A practical technique in determining the dynamic stresses in pipelines using finite element method is investigated by Moussa et al.. The authors propose to create an FEA model to excite the piping structure by a single concentrated harmonic force at its midspan with frequencies ranging from 0 to 160 Hz. The dynamic vibrating displacements are then determined as well as the von Mises stress at all elements. The displacement responses are assumed as if they were measured and are then used as input to excite the model. The von Mises stress in both cases (force input and motion input) are compared together and plotted for different tested sections. For the case of a single displacement used as the loading source, the maximum differences are 0.0 and 9.4 percent for Sections 1 and 12, respectively (Fig. 2 of the paper).

Here, the same pipeline structure is restudied using an analytical approach as well as a user-oriented piping stress analysis software, CAESAR II. The results show that both approaches are nearly identical, but differ seriously from the aforementioned work. The piping model is described as follows:

Total length: | 240 in. | Modulus of elasticity: | 30E6 psi |

Outside diameter: | 4.5 in. | Mass density: | 0.2825 $lb/in3$ |

Wall thickness: | 0.74 in. | No. of elements: | 22 |

Boundary conditions: Clamped at point 1 and hinged at point 23 (Fig. 1) | |||

Natural frequencies (first 3 modes): 11.67, 37.87, and 79.02 Hz |

Total length: | 240 in. | Modulus of elasticity: | 30E6 psi |

Outside diameter: | 4.5 in. | Mass density: | 0.2825 $lb/in3$ |

Wall thickness: | 0.74 in. | No. of elements: | 22 |

Boundary conditions: Clamped at point 1 and hinged at point 23 (Fig. 1) | |||

Natural frequencies (first 3 modes): 11.67, 37.87, and 79.02 Hz |

## Basic Equations

^{1}) is

*r*is defined as the ratio of the circular frequency of the externally applied load to the natural circular frequency of the system; that is,

^{2}) is the superposition of the free vibration problem and the effect of the exciting force exposed by the last term of Eq. (

^{2}), which involves only the frequency of the harmonic load. For frequency response or harmonic analysis, only the steady-state response is considered, and Eq. (

^{2}) becomes

*k*is the structural stiffness of the SDOF system.

## Force Excitation at Midspan

### Analytical Calculation

^{7}) and is equal to 0.267 in. The dynamic deflection is

^{9}) and is equal to 0.231 in. The foregoing procedure is then used to obtain the dynamic deflection profile, as shown in Table 1. In order to determine dynamic stresses, one need only apply the following relationships for bending moment, shear, and bending stress:

### Computer Simulation

A harmonic dynamic analysis of the foregoing system has been performed using CAESAR II. The harmonic load of 1000 lb at a frequency equal to 5 Hz was applied at Node 12 (midspan). The computer output is tabulated in Table 1 for comparison purpose. As one can see, the displacement results are nearly identical in both approaches.

The next step is to take displacement response at a certain location to excite the system in order to simulate the displacement excitation case and evaluate the dynamic stresses.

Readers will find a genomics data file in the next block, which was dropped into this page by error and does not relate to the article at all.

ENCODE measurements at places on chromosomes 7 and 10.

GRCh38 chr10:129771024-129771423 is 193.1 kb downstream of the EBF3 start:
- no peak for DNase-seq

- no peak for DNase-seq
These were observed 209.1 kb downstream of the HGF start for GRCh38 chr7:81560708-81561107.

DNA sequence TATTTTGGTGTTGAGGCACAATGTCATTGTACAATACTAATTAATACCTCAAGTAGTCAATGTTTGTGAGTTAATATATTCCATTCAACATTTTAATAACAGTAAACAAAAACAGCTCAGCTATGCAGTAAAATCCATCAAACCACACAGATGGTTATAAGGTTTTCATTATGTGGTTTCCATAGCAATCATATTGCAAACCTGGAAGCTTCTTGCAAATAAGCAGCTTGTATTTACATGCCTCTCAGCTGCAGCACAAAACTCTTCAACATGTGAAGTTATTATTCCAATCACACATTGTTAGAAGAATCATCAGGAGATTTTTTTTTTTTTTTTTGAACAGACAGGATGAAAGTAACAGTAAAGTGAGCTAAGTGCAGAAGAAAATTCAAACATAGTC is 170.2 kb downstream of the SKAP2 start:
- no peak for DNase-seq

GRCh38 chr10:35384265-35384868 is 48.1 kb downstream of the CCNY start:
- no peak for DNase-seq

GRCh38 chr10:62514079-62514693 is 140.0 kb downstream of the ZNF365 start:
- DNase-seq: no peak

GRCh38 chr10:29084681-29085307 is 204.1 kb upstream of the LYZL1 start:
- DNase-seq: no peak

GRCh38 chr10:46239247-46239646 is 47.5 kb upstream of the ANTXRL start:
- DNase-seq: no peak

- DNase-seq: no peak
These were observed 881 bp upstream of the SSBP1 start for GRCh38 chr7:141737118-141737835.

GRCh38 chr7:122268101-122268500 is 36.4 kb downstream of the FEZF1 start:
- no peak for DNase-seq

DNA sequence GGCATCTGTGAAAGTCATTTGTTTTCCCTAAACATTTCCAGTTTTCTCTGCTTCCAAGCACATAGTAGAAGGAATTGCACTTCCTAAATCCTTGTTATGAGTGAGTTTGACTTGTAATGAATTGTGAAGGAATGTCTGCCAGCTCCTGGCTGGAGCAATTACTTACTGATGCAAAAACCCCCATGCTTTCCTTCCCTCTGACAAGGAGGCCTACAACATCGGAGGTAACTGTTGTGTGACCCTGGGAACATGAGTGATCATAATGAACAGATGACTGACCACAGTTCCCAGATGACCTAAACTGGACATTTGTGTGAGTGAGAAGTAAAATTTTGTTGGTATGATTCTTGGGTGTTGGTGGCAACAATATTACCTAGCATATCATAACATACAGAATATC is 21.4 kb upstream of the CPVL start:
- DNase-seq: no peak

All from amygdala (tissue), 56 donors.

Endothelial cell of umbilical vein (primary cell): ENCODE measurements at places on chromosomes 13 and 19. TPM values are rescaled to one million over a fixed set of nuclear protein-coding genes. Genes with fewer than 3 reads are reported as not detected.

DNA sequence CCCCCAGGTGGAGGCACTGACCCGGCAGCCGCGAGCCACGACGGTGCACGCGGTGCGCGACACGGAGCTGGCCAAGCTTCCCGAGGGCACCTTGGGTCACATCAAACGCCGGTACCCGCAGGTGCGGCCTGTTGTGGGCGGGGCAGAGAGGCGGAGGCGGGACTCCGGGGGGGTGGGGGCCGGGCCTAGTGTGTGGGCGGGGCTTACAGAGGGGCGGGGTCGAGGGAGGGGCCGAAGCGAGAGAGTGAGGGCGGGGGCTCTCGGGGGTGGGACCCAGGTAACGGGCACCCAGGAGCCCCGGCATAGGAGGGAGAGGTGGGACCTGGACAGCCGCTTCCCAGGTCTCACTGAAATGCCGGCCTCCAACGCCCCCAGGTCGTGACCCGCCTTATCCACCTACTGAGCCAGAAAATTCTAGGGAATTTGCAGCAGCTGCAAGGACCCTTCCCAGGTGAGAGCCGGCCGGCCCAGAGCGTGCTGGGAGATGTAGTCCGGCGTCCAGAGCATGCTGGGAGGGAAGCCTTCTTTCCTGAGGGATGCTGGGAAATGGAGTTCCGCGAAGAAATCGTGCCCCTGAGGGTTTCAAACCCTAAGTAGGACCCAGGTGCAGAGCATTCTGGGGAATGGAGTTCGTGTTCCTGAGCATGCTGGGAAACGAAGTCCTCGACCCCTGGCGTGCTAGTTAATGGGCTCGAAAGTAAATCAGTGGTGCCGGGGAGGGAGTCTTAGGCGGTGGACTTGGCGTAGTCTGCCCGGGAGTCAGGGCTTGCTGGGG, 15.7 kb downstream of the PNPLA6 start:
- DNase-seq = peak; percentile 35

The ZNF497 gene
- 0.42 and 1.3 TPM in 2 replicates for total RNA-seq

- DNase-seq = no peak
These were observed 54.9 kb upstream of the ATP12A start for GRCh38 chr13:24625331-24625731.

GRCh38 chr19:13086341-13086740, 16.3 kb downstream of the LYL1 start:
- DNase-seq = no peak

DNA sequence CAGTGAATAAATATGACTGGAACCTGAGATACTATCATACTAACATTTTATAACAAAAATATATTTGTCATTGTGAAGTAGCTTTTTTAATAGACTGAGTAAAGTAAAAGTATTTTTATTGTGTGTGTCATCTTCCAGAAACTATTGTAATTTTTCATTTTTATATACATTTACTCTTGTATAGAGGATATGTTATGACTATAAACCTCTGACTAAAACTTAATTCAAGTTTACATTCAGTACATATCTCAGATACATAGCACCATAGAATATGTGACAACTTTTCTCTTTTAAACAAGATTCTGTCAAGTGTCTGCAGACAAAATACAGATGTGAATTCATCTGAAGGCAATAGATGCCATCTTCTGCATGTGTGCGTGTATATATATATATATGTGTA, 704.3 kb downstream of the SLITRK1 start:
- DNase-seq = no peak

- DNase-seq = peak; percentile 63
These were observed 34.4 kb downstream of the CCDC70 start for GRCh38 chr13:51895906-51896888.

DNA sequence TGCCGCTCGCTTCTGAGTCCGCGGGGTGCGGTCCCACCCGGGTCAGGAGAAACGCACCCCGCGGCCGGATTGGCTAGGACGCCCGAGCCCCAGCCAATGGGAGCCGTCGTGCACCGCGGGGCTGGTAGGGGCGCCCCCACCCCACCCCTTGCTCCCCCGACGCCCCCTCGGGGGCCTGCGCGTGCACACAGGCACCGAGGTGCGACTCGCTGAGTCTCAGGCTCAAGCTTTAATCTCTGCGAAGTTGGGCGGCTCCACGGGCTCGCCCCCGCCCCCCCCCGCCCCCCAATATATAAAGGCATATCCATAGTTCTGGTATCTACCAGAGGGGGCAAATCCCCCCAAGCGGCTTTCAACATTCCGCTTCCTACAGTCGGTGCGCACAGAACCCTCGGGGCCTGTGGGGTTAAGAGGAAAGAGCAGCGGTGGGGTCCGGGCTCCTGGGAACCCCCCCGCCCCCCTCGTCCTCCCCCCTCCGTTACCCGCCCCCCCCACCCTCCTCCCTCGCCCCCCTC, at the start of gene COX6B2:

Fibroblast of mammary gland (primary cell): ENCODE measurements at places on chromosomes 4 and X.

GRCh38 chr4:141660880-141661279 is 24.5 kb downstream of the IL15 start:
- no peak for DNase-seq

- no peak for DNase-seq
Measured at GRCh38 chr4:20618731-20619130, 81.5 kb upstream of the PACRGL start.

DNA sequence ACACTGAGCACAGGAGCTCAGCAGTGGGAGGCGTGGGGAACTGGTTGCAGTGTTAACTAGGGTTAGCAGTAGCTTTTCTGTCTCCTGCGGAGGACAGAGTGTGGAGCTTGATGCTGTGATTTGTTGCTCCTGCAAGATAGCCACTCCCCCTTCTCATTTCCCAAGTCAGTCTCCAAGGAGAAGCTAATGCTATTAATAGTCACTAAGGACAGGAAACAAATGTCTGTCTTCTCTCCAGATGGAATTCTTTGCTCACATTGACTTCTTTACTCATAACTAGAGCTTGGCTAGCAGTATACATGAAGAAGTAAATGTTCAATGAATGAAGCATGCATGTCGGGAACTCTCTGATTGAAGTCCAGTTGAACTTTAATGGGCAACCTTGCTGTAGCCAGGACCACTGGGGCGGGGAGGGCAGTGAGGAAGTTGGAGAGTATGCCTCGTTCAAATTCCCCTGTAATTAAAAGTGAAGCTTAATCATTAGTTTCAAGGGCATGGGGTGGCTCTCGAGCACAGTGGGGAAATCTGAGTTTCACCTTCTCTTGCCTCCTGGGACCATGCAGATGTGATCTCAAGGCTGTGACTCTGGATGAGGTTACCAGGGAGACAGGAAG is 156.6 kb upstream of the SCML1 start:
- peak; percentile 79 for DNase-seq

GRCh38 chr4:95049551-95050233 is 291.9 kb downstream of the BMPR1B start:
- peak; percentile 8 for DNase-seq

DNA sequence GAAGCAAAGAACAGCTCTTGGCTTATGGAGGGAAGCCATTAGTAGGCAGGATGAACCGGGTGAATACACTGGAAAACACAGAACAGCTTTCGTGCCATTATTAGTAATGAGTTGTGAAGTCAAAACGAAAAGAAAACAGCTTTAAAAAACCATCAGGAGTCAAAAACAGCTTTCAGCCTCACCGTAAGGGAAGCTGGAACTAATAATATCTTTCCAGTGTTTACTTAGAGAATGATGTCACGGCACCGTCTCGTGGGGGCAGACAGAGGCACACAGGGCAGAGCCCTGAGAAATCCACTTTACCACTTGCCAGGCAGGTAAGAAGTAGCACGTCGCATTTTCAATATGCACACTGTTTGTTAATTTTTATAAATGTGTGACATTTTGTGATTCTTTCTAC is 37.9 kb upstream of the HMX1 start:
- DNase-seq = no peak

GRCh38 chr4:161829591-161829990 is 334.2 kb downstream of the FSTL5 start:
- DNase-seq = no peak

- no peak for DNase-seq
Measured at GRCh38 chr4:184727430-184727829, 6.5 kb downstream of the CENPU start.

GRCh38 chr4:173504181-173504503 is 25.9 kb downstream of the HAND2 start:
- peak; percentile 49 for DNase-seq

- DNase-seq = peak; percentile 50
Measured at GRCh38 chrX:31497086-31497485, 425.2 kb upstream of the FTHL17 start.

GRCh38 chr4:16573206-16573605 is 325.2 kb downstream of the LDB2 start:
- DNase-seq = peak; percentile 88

## Displacement Excitation

### Computer Simulation

In order to compare with the results of the paper, the displacement at Node 8 (equal to 0.2308 in. in CAESAR II from the force load case) was used to excite the system with the harmonic frequency of 5 Hz. A computer run was performed and the output results are shown in Table 2.

### Analytical Calculation

^{10})

^{11}) and (

^{12}), and the results are also shown in Table 2.

## Results

Until now, we used only one value of frequency of 5 Hz to establish the confidence level between the analytical and computer procedures. The same calculation was then repeated for the following cases using the piping computer code:

Run 1. Force load case for frequencies ranging from 5 to 145 Hz with increment of 20 Hz.

Run 2. Use Run 1’s displacement at Node 8 as input for displacement excitation case for the same frequency range.

Run 3. Use Run 1’s displacement at Nodes 8 and 16 as dual translational vibration measurements (TVM) input for the same frequency range.

For finite element analysis point of view, Runs 2 and 3 are treated as an excitation due to multi-base motion. The natural frequencies of the piping system is no longer the same as in Run 1. They are as follows:

Frequency (Hz) | ||

Mode | Run 2 | Run 3 |

1 | 23.2 | 70.3 |

2 | 75.2 | 102.2 |

3 | 115.0 | 145.5 |

4 | 172.3 | 210.8 |

Frequency (Hz) | ||

Mode | Run 2 | Run 3 |

1 | 23.2 | 70.3 |

2 | 75.2 | 102.2 |

3 | 115.0 | 145.5 |

4 | 172.3 | 210.8 |

After stress runs completed, the γ values were then calculated with the attempt to reproduce the plots of Figs. 2 and 4(*a*) in the paper. The outcome is completely different; the results are shown in Tables 4 and 5, respectively, rather than plotted. This is because, during the load steps execution, the imposed displacement piping system will go through its natural frequencies and there will be resonance situations where the stresses become excessively large. In the stress output, some frequency related results have been eliminated or shifted because of the aforementioned resonance reason. In light of this noticeable discrepancy, the precision of stress calculation of the paper is seriously questionable and definitely not reliable, and only one conclusion could be drawn: the dynamic stresses are only identical if, and only if, the motion measurement is applied exactly at the same force position. When the loading positions are unknown or different between the force and displacement excitation case, all boundary conditions, mode shapes, as well as the stiffness matrix change accordingly, and the errors are unpredictable.